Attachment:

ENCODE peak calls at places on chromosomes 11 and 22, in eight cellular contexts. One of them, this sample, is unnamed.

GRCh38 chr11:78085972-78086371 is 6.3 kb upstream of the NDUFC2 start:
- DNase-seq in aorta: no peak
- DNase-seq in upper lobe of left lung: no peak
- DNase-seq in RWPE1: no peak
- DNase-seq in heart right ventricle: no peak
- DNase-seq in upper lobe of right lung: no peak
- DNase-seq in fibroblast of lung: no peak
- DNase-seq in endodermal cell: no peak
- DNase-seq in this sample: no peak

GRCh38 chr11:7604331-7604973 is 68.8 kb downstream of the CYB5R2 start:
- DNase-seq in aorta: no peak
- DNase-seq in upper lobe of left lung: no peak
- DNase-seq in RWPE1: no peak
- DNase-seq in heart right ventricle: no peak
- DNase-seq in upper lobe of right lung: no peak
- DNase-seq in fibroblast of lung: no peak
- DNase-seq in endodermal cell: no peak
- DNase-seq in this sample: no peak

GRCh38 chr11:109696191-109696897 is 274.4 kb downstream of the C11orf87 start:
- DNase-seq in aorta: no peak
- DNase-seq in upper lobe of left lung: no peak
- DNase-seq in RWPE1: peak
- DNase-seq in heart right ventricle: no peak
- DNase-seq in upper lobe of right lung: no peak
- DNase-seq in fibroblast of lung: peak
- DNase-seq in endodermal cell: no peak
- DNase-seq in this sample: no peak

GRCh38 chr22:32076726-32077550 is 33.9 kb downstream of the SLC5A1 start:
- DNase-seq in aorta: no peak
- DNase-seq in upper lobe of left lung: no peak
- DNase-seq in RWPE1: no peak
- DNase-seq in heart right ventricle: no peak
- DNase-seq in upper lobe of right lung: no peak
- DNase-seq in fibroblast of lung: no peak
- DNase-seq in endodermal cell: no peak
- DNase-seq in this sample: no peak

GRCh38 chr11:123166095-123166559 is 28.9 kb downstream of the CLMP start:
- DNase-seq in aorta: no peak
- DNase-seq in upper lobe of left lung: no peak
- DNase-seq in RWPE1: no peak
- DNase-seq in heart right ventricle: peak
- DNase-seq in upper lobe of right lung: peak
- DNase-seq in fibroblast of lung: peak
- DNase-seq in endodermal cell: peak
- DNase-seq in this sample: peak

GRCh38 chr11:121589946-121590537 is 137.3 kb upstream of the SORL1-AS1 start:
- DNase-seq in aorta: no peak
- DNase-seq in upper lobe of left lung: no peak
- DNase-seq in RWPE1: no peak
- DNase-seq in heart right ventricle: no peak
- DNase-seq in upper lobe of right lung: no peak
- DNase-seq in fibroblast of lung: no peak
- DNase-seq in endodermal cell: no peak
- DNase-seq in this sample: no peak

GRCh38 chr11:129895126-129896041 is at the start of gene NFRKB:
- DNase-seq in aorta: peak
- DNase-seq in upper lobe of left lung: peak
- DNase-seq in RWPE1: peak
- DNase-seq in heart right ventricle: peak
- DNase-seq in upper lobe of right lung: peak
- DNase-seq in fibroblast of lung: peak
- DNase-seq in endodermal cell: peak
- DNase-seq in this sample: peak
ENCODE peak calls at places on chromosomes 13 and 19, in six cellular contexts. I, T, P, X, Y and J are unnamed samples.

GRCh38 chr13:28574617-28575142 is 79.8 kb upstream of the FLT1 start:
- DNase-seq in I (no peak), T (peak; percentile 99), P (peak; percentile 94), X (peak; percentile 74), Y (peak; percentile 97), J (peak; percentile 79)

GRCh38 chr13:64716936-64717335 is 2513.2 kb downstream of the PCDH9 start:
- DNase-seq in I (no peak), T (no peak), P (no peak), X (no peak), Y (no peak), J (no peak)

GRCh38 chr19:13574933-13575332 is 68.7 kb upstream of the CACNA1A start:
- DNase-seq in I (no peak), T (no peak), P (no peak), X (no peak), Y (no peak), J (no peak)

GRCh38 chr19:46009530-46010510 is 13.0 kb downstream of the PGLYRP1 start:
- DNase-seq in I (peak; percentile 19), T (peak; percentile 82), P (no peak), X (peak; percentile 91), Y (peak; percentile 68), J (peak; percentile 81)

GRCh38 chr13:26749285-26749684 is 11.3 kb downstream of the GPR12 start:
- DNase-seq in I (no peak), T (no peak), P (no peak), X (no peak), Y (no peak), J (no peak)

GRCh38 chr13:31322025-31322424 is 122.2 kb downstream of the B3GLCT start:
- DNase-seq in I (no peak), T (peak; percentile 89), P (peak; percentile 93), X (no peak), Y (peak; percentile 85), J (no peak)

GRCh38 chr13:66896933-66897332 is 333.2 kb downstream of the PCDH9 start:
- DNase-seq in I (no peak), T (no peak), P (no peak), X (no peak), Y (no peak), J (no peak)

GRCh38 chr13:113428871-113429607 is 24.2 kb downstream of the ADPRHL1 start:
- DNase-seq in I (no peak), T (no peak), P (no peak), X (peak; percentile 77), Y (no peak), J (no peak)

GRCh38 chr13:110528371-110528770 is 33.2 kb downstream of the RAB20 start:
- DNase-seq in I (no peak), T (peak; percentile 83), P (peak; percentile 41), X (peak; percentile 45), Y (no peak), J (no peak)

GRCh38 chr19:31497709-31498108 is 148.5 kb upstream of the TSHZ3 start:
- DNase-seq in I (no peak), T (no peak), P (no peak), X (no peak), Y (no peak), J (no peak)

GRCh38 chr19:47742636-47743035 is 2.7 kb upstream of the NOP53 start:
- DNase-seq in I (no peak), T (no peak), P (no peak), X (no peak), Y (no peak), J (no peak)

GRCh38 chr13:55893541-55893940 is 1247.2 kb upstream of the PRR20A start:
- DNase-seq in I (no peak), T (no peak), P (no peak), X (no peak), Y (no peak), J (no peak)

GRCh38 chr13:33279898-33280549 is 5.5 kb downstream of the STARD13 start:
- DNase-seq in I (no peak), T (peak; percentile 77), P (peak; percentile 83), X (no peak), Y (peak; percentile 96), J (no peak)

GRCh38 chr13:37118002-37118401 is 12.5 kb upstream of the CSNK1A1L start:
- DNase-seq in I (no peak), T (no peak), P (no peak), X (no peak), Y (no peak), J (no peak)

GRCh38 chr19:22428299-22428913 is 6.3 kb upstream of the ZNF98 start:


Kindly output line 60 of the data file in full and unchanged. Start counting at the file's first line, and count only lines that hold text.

- DNase-seq in heart right ventricle: peak